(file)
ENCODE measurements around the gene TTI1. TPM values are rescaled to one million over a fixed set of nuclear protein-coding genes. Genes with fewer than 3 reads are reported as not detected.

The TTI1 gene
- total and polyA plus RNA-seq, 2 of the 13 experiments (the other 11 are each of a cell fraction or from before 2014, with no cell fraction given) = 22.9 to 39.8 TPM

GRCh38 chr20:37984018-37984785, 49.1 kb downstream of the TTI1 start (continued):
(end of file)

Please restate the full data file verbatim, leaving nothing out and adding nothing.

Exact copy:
ENCODE measurements around the gene TTI1. TPM values are rescaled to one million over a fixed set of nuclear protein-coding genes. Genes with fewer than 3 reads are reported as not detected.

The TTI1 gene
- total and polyA plus RNA-seq, 2 of the 13 experiments (the other 11 are each of a cell fraction or from before 2014, with no cell fraction given) = 22.9 to 39.8 TPM

GRCh38 chr20:37984018-37984785, 49.1 kb downstream of the TTI1 start (continued):